While single, I framed a picture of Johnny Cash — an insert from an old record — and hung it in my living room. Later, I got married. My wife and I bought a house. We had different opinions on where (or if, in my wife’s view) we should hang this piece in our new home. It was tough for the two of us to agree on what to do with the picture.
In a city of 72,000, achieving consensus around a piece of public art is dramatically more difficult.
Public art, however, is important. And sometimes it’s expensive. Consequently, next Tuesday the Iowa City Council will — for the second time — consider a proposal to contribute up to $50,000 towards hiring a consultant to guide the fundraising committee in pulling together private funds to pay for The Lens.
Over the last three years, the City has been developing the Downtown Streetscape Project, designed to bring needed infrastructure, landscaping and other improvements to the Ped Mall. The project includes a signature art piece in Blackhawk Mini Park. It’s never been a secret that this type of public art would be expensive. Minutes from the June 5, 2014 Public Art Advisory Committee meeting describe the signature piece as “a significant project that could cost up to $1 million.”
It’s also never been a secret that the art would require a public-private partnership. Minutes from the Committee’s April 10, 2014 meeting reflect a discussion of “utilizing a public-private partnership to help with the project.” Moreover, the Committee has recognized for some time that funding sources outside of the City’s General Fund are necessary. In a Dec. 3, 2013 memo to City Manager Tom Markus, the Committee states that “to sustain an ongoing, stable source of funding for public art in our community, alternative funding sources need to be evaluated and implemented as possible.” As a specific funding alternative, the Committee recommended that the City “[s]eek out and create partnerships” with various groups, including the Iowa City Downtown District. That’s exactly what the City has tried to do with The Lens.
Recently, some Council members appear to believe that a request for public funds is an eleventh hour addition. The project, however, was always intended to be a public-private partnership utilizing at least some City funds. An additional example: On Oct. 6 of last year, the Press-Citizen reported that, in connection with The Lens, the City was “in the process of hiring a fundraising consultant to organize events, such as donor dinners and art displays. …”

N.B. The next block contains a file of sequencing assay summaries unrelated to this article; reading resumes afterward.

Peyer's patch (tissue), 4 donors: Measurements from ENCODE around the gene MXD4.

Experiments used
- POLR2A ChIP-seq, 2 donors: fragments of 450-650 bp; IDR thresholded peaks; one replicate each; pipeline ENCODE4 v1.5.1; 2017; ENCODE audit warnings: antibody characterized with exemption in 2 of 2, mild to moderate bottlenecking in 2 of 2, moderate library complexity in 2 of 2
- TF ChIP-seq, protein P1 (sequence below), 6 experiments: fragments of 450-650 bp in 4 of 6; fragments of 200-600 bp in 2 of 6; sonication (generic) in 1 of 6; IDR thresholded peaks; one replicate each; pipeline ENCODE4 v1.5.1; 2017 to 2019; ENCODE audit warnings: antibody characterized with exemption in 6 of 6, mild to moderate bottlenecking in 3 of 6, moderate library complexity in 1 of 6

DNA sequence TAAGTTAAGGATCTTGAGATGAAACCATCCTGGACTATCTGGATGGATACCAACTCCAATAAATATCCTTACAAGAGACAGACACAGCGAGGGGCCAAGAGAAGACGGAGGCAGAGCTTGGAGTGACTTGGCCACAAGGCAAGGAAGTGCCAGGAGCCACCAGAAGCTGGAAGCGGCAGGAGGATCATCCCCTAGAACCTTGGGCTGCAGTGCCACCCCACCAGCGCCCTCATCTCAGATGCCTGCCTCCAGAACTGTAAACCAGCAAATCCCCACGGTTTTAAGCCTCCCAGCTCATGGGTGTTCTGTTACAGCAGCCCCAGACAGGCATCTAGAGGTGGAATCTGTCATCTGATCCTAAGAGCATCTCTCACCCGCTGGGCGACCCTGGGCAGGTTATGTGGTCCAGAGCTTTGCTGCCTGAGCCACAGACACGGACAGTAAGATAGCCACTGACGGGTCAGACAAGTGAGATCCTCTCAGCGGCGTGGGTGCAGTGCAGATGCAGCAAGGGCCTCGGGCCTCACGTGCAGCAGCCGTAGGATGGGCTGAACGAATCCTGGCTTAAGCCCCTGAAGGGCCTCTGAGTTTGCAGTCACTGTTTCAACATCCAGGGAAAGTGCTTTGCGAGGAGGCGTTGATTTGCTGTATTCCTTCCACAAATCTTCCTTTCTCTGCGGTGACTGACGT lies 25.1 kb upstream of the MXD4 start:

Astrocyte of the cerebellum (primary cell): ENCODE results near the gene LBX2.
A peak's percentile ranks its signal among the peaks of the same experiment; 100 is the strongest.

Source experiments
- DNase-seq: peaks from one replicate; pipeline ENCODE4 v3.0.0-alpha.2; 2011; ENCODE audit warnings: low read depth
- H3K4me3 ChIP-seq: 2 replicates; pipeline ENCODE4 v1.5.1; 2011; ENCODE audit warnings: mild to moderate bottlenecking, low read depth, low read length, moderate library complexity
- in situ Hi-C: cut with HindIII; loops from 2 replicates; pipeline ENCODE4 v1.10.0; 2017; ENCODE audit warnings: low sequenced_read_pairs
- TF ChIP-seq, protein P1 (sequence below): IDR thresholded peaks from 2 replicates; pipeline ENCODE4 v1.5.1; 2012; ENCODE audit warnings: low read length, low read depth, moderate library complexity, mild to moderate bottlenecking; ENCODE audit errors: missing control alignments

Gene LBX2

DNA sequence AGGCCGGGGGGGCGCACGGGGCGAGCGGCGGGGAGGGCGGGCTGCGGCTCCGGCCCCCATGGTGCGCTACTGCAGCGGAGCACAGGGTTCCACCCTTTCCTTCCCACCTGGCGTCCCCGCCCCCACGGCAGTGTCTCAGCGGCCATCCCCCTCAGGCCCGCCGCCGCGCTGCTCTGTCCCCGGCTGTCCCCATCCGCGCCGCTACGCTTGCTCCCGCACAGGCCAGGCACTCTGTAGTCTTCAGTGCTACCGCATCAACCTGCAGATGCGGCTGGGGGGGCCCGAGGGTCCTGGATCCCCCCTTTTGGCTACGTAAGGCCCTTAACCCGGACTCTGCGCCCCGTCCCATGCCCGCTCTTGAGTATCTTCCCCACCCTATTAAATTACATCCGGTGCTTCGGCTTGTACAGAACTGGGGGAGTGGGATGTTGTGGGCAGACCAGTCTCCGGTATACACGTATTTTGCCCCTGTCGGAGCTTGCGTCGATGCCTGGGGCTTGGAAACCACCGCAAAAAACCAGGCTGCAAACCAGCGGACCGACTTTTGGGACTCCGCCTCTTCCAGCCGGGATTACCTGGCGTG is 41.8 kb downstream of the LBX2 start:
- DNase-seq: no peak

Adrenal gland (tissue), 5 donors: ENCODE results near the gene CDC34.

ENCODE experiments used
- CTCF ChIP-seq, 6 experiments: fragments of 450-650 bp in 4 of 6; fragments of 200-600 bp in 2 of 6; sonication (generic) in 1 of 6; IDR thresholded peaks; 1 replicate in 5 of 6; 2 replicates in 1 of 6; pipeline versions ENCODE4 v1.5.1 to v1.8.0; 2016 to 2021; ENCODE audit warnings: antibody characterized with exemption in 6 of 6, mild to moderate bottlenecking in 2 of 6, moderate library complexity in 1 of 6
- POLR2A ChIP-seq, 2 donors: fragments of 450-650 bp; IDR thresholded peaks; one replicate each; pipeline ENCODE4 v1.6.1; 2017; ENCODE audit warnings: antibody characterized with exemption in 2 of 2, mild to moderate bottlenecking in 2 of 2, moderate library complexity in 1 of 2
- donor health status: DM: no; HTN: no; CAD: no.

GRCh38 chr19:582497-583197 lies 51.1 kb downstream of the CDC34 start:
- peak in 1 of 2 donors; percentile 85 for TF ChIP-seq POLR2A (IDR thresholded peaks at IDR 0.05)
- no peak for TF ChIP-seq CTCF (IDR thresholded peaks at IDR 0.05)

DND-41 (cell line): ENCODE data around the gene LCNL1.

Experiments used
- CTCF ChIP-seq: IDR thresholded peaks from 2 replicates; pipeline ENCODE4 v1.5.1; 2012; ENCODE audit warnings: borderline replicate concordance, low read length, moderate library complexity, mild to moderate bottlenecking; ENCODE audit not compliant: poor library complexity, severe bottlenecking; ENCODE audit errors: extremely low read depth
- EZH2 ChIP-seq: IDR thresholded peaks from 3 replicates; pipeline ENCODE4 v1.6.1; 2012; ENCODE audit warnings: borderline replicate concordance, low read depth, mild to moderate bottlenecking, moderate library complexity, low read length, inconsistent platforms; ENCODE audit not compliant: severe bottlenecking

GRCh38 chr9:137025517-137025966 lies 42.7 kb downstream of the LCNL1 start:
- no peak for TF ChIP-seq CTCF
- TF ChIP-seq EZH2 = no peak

A project like this requires quality public input. This input process has spanned three years and involved at least two of the City’s volunteer committees — the Public Art Advisory Committee and the Artist Review Panel. Mayor Jim Throgmorton was a member of the Artist Review Panel.
The City coordinated three public input meetings and three public open houses regarding the Ped Mall project in general. From April to August of 2014, the Public Art Advisory Committee discussed a signature art piece for the Ped Mall and developed a RFQ (Request for Qualifications) to distribute to potential artists.
The Artist Review Panel reviewed the responses, narrowing the field to three finalists. Each participated in a public open house. The Panel recommended Cecil Balmond in January of 2015; Council approved the recommendation the next month. Balmond designed the public art from March to October — with significant input from the Panel.
Whether or not the art suits you, this project is the product of robust public input.
Also, the Ped Mall project isn’t a one-piece-at-a-time deal. It requires a holistic approach. Without The Lens, other improvements to the Ped Mall won’t move forward. Landscaping and other upgrades were designed to complement The Lens. Without this piece of art, the current designs for the park can’t progress.
Three council members have already demonstrated their respect for the public input and detailed planning invested in this project. Mayor Throgmorton, Susan Mims and Kingsley Botchway voted in favor of the proposal on Feb. 2. Terry Dickens — who was unable to attend the meeting — has indicated that he supports the proposal. Thanks to each of you.
In his State of the City address, Mayor Throgmorton counted the following among the Council’s priorities: developing a strong and resilient local economy, building a vibrant and walkable urban core and enhancing community engagement and intergovernmental relations. The Downtown Streetscape Project — including The Lens — advances each of these priorities. The Council should bear this in mind at next Tuesday’s meeting.